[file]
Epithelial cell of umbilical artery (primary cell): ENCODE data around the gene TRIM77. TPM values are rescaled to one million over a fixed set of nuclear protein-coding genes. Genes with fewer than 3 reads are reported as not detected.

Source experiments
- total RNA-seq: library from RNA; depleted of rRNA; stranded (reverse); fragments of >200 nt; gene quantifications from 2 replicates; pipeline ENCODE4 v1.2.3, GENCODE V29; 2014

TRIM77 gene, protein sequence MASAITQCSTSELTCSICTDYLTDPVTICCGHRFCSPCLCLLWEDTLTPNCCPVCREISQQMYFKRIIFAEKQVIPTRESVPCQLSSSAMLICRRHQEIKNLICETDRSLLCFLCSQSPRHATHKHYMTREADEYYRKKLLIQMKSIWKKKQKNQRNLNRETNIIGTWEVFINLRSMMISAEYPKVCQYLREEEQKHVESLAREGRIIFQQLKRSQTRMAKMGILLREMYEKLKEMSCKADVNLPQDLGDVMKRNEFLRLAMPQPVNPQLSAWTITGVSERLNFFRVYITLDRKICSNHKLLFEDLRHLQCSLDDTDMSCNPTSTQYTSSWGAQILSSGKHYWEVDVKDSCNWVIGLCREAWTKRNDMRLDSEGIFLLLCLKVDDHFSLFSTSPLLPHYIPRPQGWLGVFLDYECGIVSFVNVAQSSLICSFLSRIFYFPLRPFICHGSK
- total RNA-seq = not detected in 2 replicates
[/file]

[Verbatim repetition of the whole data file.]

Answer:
Epithelial cell of umbilical artery (primary cell): ENCODE data around the gene TRIM77. TPM values are rescaled to one million over a fixed set of nuclear protein-coding genes. Genes with fewer than 3 reads are reported as not detected.

Source experiments
- total RNA-seq: library from RNA; depleted of rRNA; stranded (reverse); fragments of >200 nt; gene quantifications from 2 replicates; pipeline ENCODE4 v1.2.3, GENCODE V29; 2014

TRIM77 gene, protein sequence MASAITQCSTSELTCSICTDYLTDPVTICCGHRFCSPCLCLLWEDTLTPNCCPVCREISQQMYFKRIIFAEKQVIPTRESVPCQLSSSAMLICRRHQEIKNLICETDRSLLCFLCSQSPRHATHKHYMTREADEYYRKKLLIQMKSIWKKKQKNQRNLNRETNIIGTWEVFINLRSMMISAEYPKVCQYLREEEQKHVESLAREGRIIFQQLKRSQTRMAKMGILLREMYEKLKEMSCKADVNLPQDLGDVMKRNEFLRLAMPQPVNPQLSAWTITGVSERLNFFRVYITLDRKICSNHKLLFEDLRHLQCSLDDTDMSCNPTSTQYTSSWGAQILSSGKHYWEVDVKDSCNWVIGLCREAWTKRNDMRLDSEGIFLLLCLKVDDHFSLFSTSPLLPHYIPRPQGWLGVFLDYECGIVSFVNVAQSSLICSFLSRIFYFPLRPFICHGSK
- total RNA-seq = not detected in 2 replicates